The photographs were put on “the big screen” and much to our surprise we had one of each, a greater and a lesser yellowlegs. Many years ago I had the opportunity to bird with Ed Chalif, who led the Chilmark Community Center walks lo these many years ago. Ed used the length of the leg from the knee to the foot as a way to differentiate between the greater and lesser yellowlegs. If the bill was the same length as the knee to the foot it was a greater, if shorter it was a lesser. I had trouble with that as the birds were usually in the water with part of their legs submerged. So I use the head; if the bill is longer than the head from front to back it is a greater, if shorter it is a lesser. Other finer points to separate the two include a finer, thinner and straighter bill on the lesser yellowlegs. The greater yellowlegs is much more active, it races around grabbing food, while the lesser yellowlegs delicately picks at its food. Guess I am a greater yellowlegs!
In 24 hours the Island this week lost two very special Vineyard elders, Jane Newhall and Ozzie Fischer. These two people had soft spots in their hearts for animals, Jane for dogs and Ozzie for all things in nature but particularly birds. Jane and Ozzie were loved by many and will be sorely missed.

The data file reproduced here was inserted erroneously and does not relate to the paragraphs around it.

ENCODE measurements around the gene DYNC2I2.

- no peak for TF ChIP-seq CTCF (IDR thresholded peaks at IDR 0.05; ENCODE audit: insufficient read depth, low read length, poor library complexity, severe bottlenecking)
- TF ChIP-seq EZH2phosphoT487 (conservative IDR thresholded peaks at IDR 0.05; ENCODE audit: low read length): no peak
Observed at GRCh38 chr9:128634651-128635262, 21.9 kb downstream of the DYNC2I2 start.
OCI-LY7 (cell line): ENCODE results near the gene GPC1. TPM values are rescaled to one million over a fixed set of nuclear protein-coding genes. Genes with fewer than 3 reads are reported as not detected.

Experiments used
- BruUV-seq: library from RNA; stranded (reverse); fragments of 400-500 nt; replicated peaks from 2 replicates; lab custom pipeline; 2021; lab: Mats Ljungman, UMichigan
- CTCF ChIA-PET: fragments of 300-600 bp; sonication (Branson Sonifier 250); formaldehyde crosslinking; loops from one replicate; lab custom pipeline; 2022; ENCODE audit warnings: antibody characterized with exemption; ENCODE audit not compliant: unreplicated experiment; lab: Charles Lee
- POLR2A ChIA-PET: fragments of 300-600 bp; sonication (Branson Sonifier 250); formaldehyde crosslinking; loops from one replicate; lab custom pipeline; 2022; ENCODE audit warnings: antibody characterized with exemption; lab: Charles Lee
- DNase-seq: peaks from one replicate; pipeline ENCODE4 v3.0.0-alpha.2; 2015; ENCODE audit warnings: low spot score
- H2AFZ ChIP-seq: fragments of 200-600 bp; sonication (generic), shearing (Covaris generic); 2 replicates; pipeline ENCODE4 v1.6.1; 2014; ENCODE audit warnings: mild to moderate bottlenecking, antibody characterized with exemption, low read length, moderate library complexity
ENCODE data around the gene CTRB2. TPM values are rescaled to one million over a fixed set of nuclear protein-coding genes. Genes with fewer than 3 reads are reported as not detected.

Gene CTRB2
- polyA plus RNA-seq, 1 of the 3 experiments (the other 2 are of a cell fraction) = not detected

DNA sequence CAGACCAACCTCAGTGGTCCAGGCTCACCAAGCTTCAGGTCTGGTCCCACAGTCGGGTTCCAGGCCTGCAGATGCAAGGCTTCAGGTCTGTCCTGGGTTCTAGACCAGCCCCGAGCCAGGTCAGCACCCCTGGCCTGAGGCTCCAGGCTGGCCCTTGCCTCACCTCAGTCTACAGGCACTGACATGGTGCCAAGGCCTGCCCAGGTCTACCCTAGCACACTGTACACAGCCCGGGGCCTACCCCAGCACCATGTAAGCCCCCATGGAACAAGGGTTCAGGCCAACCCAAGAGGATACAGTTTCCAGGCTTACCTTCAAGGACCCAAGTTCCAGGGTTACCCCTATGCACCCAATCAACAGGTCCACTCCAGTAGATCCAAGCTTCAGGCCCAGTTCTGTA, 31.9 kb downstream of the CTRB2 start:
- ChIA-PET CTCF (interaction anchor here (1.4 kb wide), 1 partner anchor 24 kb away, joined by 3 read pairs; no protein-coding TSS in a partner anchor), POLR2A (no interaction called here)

I would on occasion get a call from Ozzie Fischer saying, “Susan, you better come up here, there is a bird I don’t know.” I would drive up to Beetlebung Corner and creep in the backdoor so as not to scare the birds off the myriad feeders Ozzie had in his front yard. I would settle down at the kitchen table with Ozzie, who would proceed to show me his notebook in which he listed the birds he saw daily. Then the bird in question would appear and we would figure out what it was. The last time I received such a call was on November 5 of last fall. Ozzie called to say there was a very late-staying hummingbird at his feeder and he wasn’t sure it was a ruby-throated hummingbird. Flip Harrington, Lanny McDowell with camera in hand, and I all went to Ozzie’s. Lanny and Flip posted themselves outside and I went into the warm kitchen with Oz. The hummingbird did appear. We all saw it and Lanny took photos. The decision was an immature or female ruby-throated hummingbird. I will miss those calls!